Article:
However, if retinol doesn’t agree with your skin, you might like to consider using bakuchiol oil instead. Bakuchiol oil is a plant extract from the seeds of the babchi plant, and has been shown to offer similar benefits without irritating the skin. This means that it’s suitable for all skin types – whether dry, oily, dehydrated, or sensitive.
Studies have shown bakuchiol oil improves skin firmness, pore size, and wrinkles by boosting collagen production and cell turnover. And other studies have found that there’s no difference between retinol and bakuchiol in their ability to improve signs of skin ageing.
For inspiration on how you could add bakuchiol to your skincare routine, we’ve picked out some top-rated choices below…
It’s not unusual to experience breakouts during menopause, even if you’ve never struggled with acne before. This is because a sudden drop in estrogen can result in hormone imbalances that cause breakouts.
If you struggle with this, experts recommend seeking products that contain azelaic acid. Azelaic acid is a naturally occuring acid that lives on our skin and is also found in grains like barley.
Research has shown that azelaic acid is effective at reducing skin inflammation. It’sn antibacterial properties also help to prevent pores from becoming clogged. Combined, these actions can make azelaic acid effective at both treating and preventing acne.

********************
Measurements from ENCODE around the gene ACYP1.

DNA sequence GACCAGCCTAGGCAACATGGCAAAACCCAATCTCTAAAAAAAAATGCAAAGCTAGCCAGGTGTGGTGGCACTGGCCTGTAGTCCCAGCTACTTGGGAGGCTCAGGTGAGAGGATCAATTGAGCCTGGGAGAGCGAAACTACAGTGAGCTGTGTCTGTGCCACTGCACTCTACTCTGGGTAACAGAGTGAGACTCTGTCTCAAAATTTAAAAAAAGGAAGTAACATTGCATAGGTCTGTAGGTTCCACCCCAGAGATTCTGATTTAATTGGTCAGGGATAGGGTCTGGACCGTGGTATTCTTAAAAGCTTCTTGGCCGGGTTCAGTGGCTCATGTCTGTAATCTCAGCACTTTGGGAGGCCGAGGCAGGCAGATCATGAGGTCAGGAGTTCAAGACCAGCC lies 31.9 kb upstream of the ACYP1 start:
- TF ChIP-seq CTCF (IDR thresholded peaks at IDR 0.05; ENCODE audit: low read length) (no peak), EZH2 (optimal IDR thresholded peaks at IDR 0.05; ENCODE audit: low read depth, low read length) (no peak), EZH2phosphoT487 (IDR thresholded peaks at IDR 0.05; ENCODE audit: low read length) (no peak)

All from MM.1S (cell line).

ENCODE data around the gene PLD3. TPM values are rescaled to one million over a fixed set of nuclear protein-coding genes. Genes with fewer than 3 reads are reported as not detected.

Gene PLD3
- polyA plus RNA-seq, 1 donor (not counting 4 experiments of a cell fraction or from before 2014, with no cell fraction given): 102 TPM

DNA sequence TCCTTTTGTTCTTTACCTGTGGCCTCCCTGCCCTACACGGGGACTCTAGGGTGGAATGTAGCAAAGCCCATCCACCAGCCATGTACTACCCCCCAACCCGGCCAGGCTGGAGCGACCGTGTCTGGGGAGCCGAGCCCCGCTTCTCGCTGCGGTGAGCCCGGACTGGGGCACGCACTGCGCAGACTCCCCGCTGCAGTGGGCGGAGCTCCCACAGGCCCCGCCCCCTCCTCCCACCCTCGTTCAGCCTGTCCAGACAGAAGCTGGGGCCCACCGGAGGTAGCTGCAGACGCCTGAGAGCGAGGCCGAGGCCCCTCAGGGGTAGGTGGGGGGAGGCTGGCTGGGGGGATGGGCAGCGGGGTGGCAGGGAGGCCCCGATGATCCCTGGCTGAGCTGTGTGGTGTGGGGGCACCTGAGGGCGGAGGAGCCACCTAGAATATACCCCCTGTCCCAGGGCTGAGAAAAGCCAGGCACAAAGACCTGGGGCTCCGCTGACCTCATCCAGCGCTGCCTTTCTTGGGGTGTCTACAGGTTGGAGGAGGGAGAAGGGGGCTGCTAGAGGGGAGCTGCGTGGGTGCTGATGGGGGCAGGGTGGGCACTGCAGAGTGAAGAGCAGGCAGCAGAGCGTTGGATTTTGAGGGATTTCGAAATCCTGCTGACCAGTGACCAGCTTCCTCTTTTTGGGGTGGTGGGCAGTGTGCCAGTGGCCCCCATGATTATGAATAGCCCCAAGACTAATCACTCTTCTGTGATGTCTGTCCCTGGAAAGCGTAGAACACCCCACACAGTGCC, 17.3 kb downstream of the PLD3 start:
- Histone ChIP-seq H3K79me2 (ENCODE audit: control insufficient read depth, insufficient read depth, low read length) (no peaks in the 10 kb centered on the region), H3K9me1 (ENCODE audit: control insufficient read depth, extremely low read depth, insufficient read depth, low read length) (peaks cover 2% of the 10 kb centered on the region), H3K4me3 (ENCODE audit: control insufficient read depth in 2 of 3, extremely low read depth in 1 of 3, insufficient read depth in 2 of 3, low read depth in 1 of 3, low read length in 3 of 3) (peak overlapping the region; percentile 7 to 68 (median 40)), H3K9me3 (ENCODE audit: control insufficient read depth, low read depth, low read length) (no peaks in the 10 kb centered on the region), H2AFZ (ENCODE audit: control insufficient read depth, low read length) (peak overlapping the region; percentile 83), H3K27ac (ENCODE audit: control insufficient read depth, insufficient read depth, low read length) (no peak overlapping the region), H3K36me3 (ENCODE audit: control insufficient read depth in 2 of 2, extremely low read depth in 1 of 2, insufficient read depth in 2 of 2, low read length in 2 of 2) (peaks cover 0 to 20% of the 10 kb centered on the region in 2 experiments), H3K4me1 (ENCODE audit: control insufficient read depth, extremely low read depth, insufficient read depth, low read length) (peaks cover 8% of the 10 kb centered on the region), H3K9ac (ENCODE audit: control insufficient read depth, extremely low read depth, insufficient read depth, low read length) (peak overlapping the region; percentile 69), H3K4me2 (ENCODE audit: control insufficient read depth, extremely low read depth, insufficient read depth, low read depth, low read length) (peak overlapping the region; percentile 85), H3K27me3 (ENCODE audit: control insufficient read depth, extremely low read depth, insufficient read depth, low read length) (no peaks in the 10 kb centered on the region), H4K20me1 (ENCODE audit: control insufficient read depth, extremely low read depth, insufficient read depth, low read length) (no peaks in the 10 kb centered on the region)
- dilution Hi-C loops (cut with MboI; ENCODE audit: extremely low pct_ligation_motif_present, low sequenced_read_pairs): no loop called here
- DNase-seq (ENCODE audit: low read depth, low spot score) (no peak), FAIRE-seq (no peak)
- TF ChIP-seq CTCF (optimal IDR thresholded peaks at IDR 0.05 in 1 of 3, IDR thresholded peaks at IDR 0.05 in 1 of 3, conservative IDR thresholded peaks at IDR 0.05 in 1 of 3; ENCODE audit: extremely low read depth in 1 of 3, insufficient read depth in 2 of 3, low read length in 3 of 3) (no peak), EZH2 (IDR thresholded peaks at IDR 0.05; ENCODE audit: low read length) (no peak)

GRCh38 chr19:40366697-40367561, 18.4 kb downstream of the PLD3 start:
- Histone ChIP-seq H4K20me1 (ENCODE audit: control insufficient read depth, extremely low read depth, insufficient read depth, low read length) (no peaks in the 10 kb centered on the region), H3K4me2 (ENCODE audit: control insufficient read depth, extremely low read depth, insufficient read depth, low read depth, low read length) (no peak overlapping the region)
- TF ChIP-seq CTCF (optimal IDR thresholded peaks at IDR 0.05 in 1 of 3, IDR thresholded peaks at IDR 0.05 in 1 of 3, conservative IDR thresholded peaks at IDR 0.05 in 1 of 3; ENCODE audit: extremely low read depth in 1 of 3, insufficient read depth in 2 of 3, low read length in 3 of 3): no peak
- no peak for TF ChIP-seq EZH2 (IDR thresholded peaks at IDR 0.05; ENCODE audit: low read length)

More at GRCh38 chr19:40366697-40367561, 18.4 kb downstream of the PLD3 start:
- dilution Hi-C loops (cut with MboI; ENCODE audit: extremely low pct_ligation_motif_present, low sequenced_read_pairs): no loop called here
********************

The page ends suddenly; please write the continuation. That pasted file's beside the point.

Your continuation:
This study looked into the effectiveness of azelaic acid in treating menopausal acne. It found that applying a 20% azelaic acid cream led to a 53.9% decrease in mild-to-moderate acne over a period of 12 weeks.
Azelaic acid has been found to work well alongside other ingredients like retinoids, niacinamide, bakuchiol, and hyaluronic acid.
Stylist has a useful guide to azelaic acid for acne and scarring which offers a list of some of the best azelaic acid skincare products.
Note: Azelaic acid is an active ingredient which can cause redness and irritation if used too enthusiastically at the beginning. Therefore, it’s important to ease yourself in – for example, only using it in the morning to start with, before adding it into your nighttime skincare routine as well.
The menopause transition is a different experience for everyone, but if you’ve been struggling with any of the skin changes outlined above, the good news is that there are products out there to help.
We hope that by having a better understanding of how menopause impacts the skin, you might feel clearer about what products could be right for you and will leave you feeling your best.
For more menopause related content, head over to the menopause section of our website. Here, you’ll find everything from the best food groups to help you through menopause to understanding the difference between menopause and depression.